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A Journey of Faith: Step by Step, Beginning with the Birth of Our First Child

Last year I attended a workshop led by Rabbi Moti Rieber, of Congregation Beth Shalom in Naperville, Illinois, on Jewish parenting. A discussion started on the topic of how important it was for some parents that their children marry Jews. Since I am the non-Jewish spouse in an interfaith family, the topic piqued my interest.

Rabbi Reiber responded to the discussion by saying, "I cannot control whether my children will marry a Jew. However I can control that on this Friday we will light the Shabbat candles."

When I now reflect on my interfaith family's journey, I realize that his statement has become my mantra.

My parents are Catholic and my siblings and I were the first generation in their family to attend public, as opposed to parochial, school. We belonged to a local parish, attended weekly Mass and went to Sunday school. After eighth grade Confirmation, I was only required to attend weekly Mass with my parents, and became less involved each year. I chose a Catholic college but did not pursue a religious life while I was there. During college I started to recognize that, although I am a spiritual person and believe in God, I do have differences of opinion with the doctrines and policies of my church.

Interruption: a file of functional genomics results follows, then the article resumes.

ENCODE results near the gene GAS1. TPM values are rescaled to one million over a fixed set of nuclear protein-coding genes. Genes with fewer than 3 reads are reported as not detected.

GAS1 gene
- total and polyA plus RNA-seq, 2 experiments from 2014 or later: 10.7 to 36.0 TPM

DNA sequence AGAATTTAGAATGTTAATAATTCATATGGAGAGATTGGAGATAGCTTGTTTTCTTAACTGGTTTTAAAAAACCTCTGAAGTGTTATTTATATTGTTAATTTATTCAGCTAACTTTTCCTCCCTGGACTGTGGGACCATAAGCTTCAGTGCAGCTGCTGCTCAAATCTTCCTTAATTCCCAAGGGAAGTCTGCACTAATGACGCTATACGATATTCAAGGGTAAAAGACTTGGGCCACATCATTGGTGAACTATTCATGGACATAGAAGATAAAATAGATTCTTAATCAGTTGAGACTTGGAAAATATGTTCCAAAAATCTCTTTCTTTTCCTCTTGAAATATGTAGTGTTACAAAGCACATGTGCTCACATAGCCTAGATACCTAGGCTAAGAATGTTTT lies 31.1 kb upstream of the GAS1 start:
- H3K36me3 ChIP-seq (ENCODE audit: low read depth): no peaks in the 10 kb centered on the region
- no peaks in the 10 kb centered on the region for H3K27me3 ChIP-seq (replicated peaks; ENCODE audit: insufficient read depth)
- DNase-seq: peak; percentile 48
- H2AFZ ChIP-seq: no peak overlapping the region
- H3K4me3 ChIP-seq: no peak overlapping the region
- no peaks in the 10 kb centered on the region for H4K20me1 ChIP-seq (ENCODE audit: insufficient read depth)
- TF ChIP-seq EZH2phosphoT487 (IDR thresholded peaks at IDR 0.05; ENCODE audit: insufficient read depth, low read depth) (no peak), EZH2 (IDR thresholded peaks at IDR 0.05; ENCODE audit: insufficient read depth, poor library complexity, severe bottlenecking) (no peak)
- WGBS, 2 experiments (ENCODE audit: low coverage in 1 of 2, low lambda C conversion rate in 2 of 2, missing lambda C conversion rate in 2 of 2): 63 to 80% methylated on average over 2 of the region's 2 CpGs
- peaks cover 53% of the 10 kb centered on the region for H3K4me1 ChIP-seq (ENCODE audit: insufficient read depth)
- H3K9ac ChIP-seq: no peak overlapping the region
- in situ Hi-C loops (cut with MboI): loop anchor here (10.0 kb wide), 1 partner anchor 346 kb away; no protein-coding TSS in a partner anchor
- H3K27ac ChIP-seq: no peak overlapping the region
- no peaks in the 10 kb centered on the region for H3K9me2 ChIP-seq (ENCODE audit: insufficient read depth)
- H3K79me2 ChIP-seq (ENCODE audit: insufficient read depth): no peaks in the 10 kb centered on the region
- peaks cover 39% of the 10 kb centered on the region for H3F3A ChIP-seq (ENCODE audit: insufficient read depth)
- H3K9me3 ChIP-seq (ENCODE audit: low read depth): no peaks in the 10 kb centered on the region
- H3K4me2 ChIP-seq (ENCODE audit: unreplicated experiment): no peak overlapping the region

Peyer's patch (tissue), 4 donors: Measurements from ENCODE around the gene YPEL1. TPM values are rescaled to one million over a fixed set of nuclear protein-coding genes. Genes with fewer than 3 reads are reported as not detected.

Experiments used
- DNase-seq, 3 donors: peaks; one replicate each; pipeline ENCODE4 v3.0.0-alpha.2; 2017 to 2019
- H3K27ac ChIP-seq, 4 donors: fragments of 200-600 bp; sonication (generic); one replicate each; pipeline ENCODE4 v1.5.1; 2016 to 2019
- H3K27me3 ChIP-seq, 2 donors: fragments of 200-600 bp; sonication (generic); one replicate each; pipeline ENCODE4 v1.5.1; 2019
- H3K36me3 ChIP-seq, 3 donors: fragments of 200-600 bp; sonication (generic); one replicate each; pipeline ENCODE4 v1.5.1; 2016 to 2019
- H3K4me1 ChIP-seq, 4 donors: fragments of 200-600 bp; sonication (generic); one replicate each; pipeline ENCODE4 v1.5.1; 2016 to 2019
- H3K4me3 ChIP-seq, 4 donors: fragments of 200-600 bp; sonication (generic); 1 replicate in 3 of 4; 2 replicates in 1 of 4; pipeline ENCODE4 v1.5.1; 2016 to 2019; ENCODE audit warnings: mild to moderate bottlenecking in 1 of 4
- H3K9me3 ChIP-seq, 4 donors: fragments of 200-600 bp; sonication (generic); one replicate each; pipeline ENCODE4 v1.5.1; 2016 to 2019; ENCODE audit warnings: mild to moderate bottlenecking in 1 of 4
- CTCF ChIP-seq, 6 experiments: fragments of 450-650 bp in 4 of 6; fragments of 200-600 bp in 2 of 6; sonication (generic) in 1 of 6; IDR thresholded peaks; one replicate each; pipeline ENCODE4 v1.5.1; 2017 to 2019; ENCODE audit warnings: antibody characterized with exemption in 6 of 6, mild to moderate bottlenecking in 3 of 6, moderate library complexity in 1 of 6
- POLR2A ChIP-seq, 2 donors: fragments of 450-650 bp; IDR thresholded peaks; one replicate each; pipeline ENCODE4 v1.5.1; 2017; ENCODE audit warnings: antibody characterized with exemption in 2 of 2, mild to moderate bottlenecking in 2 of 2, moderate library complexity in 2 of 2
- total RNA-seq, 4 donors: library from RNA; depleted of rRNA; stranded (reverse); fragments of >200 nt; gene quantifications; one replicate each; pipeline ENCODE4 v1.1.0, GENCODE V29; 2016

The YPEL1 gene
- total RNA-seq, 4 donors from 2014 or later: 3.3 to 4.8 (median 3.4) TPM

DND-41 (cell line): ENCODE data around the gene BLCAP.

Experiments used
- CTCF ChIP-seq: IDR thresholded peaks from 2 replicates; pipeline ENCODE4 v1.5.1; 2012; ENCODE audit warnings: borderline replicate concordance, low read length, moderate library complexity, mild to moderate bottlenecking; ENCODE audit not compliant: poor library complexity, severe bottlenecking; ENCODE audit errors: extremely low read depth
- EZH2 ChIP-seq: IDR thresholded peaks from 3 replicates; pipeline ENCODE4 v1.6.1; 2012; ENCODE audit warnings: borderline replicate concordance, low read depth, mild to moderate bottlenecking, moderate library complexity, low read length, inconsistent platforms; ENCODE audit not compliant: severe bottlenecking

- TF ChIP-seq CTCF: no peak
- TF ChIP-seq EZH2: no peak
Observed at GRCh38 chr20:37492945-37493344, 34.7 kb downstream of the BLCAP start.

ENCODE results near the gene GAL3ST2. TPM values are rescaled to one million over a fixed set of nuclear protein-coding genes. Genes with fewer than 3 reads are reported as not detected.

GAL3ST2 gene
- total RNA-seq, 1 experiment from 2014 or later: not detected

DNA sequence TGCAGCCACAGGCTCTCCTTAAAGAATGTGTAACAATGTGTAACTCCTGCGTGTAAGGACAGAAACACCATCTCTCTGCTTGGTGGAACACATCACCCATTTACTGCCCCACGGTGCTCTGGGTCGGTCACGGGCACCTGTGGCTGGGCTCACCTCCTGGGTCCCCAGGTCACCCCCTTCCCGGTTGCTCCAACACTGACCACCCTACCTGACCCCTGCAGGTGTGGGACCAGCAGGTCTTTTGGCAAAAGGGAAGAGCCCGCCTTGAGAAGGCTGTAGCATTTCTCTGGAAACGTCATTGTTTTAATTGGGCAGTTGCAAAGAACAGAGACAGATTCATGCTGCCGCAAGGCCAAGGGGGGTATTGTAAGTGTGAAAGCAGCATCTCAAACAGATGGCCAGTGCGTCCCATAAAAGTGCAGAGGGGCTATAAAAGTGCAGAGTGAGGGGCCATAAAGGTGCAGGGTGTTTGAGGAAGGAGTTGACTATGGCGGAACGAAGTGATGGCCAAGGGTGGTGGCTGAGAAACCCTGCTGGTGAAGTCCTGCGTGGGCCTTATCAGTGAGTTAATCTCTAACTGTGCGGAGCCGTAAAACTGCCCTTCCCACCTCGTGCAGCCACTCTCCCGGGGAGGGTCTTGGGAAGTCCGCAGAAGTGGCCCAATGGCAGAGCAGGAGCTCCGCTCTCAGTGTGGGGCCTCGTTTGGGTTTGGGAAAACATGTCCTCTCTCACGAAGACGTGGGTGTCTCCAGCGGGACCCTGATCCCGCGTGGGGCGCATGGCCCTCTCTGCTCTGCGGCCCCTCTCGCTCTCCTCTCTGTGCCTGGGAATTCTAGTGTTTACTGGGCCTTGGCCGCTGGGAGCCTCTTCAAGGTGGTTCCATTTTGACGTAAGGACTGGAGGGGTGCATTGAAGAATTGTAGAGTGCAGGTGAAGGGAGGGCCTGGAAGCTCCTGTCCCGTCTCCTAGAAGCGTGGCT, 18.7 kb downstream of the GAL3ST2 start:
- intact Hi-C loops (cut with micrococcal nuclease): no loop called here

In contrast, my husband's family is Jewish. His mother was raised secular but in a Jewish neighborhood out East. His father was raised in a traditional Jewish home in New York's Bronx. Together, my in-laws raised their children as secular Jews.

Fast forward twenty years: David and I met, fell in love and wanted to get married. Like many interfaith couples, we struggled with how and where we should be married. In the end, we chose to have a non-denominational ceremony that we created and had officiated by a layperson. Although we were challenged to find "our way," the result was "right" for us.

Fortunately, our decision to intermarry did not seem to upset either set of parents. However, the process of searching for how and where to get married did leave an indelible mark on me. Since I had a more religious background, we started our search to get married with the Catholic Church. In the late 1980s, there was only one Catholic priest in Chicago who would consider officiating at a Catholic-Jewish marriage ceremony, and we decided not to approach a rabbi.

Until we had children, neither of us pursued our religions outside of attending various life-cycle events with family and friends. During that time, I actually was employed by a Jewish social service agency and part of my job was to conduct volunteer outreach in synagogues and Jewish community centers. I worked with people from all of the Jewish religious movements and always felt welcomed by them.